Zope: Open source application server with component-based architecture.
With version 3, the open source app server Zope has moved from fast food combo meal to high-end tasting menu. Zope 3 is a framework of bundled libraries that can work together as a single product or be fitted into other app server frameworks.
Fast food lovers are all too familiar with the combo meal, the inexpensive and quick dining option that values convenience over choice. Others prefer their menus a la carte, mixing and matching as their palate desires. And yet, at the gourmand end of the spectrum, today’s trendiest phenomenon is the tasting menu, which, if you think about it, is basically a high-end combo meal. Except with eight courses and a three to four figure bill.
Like a multicourse meal, Zope has always offered an out-of-the-box start-to-finish experience. At its simplest, the application server performs a variety of roles, including Web serving and database transactions. Before Zope, most open source app server solutions involved stringing together a variety of independent but compatible products, such as the classic “LAMP” (Linux/Apache/MySQL/PHP) stack. Prior to Zope 3, Zope was designed like a semi-flexible combo meal — its components worked together out of the box, but you could change out the Web server or database, for example, if you wanted to.
If you’re experienced with older versions of Zope, the first thing you’ll notice is that much has changed. Developers are somewhat divided on whether the changes are for the good, but Zope 3 is in many respects a new Zope. If you have never used Zope before, it may seem intimidating. Developers who like Zope do so because it provides a robust, object-oriented framework for building easy-to-manage Web applications. Zope is a somewhat complex toolbox, but those tools enable you to build sites that can be managed by non-developers entirely through the Web.
Zope has always appealed to developers with an understanding and passion for Python-style development, and Zope 3 is aimed squarely at this crowd.
The development of Zope 3, which has had paralleled adoption of Zope 2 in production environments, rewrote Zope with a more component-based architecture. Zope 3 is a framework of bundled libraries, including a Web server, object database, Zope Page Templates, the Zope publisher, Zope interfaces, and a security policy component. Like Zope 2, all the components can work together as a singular “Zope” product, or they can be fitted into other application server frameworks.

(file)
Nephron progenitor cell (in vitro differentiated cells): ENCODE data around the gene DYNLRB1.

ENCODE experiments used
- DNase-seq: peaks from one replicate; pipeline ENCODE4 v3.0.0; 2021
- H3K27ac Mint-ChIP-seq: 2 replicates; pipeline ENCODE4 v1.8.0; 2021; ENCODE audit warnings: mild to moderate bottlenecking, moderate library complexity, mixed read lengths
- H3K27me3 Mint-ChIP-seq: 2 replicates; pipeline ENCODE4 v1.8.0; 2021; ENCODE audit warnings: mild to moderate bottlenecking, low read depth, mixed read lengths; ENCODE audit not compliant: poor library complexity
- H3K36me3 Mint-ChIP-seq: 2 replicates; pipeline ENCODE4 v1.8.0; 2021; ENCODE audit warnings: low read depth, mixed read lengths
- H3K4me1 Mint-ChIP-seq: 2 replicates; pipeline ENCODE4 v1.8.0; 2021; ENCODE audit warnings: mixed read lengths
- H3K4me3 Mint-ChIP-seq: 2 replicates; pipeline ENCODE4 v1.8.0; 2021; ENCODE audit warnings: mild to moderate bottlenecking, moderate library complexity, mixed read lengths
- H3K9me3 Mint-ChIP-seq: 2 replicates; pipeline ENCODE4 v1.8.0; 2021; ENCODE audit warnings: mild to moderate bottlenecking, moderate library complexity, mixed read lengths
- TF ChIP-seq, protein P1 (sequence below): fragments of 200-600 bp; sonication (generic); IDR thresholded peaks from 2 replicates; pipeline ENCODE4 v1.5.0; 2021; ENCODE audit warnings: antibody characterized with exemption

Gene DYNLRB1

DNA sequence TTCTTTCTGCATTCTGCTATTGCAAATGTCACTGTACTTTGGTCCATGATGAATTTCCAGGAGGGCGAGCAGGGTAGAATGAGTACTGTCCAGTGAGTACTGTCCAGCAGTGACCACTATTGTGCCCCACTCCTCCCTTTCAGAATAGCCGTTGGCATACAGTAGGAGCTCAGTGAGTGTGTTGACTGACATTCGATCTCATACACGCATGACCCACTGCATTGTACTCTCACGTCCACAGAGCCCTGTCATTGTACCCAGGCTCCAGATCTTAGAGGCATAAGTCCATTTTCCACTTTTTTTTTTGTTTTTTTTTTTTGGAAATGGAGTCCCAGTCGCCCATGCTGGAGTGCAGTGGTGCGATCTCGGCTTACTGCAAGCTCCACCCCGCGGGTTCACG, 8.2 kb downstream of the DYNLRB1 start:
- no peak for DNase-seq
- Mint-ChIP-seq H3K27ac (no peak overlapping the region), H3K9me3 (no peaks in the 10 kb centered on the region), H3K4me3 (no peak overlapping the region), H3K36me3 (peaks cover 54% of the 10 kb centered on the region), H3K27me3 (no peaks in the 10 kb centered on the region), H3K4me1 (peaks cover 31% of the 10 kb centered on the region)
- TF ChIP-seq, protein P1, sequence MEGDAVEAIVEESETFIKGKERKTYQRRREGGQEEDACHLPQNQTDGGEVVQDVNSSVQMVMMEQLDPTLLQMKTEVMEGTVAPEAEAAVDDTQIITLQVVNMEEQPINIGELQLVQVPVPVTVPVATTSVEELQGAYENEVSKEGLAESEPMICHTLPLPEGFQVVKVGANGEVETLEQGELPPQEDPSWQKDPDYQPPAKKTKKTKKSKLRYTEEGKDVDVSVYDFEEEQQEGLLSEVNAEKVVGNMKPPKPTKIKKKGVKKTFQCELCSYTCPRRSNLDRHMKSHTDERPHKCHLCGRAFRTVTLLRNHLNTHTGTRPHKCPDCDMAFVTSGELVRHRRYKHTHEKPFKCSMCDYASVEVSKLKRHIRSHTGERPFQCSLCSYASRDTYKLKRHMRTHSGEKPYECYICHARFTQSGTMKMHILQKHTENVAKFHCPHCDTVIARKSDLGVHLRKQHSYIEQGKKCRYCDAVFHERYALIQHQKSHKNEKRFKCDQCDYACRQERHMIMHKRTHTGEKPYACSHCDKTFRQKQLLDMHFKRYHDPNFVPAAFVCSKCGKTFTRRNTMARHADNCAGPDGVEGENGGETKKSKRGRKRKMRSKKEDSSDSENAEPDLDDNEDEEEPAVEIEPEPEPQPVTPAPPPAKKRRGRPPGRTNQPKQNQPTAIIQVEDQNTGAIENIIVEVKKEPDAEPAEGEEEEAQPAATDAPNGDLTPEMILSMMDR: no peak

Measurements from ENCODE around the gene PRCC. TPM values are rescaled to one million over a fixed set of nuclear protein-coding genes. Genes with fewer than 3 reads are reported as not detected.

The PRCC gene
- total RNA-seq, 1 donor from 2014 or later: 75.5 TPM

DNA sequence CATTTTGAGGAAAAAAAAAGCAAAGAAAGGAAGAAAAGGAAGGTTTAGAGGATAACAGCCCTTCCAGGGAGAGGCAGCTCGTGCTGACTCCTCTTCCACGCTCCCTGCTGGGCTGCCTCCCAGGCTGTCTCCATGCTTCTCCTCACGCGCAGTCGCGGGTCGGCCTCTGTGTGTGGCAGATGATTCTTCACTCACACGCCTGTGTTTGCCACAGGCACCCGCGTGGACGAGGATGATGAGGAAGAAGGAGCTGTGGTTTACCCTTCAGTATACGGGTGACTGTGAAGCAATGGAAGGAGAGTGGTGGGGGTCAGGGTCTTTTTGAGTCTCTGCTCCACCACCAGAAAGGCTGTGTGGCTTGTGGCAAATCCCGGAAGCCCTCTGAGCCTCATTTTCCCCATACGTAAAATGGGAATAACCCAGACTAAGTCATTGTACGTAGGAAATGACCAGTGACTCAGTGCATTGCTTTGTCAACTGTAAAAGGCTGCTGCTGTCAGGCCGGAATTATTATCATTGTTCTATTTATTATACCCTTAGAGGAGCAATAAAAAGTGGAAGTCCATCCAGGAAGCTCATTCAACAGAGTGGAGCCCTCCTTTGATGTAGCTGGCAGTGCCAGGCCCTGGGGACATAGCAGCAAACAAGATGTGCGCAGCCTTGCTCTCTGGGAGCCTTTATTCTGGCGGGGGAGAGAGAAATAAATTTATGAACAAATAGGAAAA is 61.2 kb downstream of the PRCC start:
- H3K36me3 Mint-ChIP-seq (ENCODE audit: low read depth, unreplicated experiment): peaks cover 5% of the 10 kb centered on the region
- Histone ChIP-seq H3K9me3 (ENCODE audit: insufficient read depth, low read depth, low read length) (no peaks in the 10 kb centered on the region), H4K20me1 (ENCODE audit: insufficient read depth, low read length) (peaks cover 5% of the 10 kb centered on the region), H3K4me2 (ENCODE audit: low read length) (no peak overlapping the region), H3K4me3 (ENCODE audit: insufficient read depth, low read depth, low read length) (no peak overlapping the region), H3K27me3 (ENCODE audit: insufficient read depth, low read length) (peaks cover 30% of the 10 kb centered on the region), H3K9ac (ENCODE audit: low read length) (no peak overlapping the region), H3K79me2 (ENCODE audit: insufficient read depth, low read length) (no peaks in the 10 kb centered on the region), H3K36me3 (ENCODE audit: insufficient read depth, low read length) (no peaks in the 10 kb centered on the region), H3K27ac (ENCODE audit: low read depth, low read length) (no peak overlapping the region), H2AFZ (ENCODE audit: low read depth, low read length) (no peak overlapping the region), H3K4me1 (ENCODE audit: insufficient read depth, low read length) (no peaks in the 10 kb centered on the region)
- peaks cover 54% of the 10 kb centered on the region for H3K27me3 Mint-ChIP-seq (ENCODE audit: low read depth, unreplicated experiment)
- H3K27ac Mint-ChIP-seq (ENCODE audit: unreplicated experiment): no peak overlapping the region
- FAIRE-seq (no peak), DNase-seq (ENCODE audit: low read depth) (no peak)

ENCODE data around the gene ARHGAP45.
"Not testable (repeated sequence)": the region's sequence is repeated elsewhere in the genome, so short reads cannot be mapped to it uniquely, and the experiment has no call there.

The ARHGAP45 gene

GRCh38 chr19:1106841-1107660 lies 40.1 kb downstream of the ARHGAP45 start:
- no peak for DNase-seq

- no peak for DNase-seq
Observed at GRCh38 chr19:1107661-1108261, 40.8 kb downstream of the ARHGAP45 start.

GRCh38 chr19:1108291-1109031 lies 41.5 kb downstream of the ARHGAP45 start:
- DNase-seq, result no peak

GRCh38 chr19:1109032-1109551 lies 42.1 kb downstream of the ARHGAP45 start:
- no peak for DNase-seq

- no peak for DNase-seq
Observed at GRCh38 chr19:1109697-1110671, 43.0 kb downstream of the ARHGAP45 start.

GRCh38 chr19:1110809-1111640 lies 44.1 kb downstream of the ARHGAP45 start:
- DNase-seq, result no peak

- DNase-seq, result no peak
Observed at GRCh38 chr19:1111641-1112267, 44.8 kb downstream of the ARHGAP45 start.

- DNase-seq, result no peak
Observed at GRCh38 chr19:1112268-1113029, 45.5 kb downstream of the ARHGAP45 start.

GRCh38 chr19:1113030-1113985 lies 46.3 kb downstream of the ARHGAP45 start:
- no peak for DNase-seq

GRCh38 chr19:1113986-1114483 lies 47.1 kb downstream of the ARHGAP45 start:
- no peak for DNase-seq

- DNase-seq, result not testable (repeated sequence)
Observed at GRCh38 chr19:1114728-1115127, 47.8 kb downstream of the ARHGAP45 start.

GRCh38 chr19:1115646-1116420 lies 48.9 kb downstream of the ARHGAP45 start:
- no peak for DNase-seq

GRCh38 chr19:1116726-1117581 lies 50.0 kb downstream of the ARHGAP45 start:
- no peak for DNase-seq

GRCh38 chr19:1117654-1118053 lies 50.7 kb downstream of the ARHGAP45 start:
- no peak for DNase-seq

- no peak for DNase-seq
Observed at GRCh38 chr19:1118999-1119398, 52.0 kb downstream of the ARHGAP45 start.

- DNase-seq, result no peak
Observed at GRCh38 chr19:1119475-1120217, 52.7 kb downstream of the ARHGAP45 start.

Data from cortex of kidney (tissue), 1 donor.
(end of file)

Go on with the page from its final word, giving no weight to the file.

Also like earlier versions of Zope, Python is the language used to create the framework and to customize Zope’s behavior.
Installing Zope 3 in a Windows environment involves several steps that lack a friendly wizard to guide you. Python 2.4, which is not bundled with the Zope, must be installed. If you have not yet installed it, it is a 9 MB download from the Python.org site. The Zope installer for Windows is an 8 MB download that then installs itself into the Python installation folder, for a cumulative 50 MB initial footprint.
Alternatively, the Zope bundle for Unix-like systems is a 6 MB download. It also requires Python, which may already be installed, particularly on Linux systems.
To begin using Zope you must create a location for Zope “instances,” which represent a self-contained Zope Web site. You must create at least one instance using the “mkzopeinstance” script to launch the Zope server. Although none of these steps are particularly difficult, they don’t happen automatically.
Because Zope 3 is more like a collection of components than a monolithic application, Zope has introduced a language called ZCML, or Zope Configuration Markup Language. ZCML is used to build functional applications in Zope by connecting its various components. Besides ZCML, Zope 3 introduces page skinning, i18n internationalization support, a pluggable authentication utility, automated form generation, sub-menus, and a generic user preferences framework.
Mindful of the challenges in migrating users from Zope 2 to Zope 3 environments, the “Five” project was launched. Five, which cleverly takes its name from 2 plus 3, backports many of Zope 3’s signature features to Zope 2. So, developers can create Zope 2 based sites with Zope 3 feature support as a migration path to a full-blown Zope 3 site.
Although Zope 3 is more than ever a component library compared to earlier versions of Zope, it remains a way of thinking. As a developer, you either “get” Zope or you don’t. If you’re not “all in,” at least mentally, you may find it difficult to get partway in. If you’re not a developer, Zope’s application serving abilities will remain pretty much out of reach. Zope has always appealed to developers with an understanding and passion for Python-style development, and Zope 3 is aimed squarely at this crowd.
Pros: More Python friendly than ever; Powerful component architecture; Can create robust Web applications.
Cons: High learning curve; Heavy framework for light Web development jobs; Admins tend to love it or hate it — there is no in between.
Reviewed by: Aaron Weiss
Original Review Date: 06/29/2006
Original Review Version: 3.2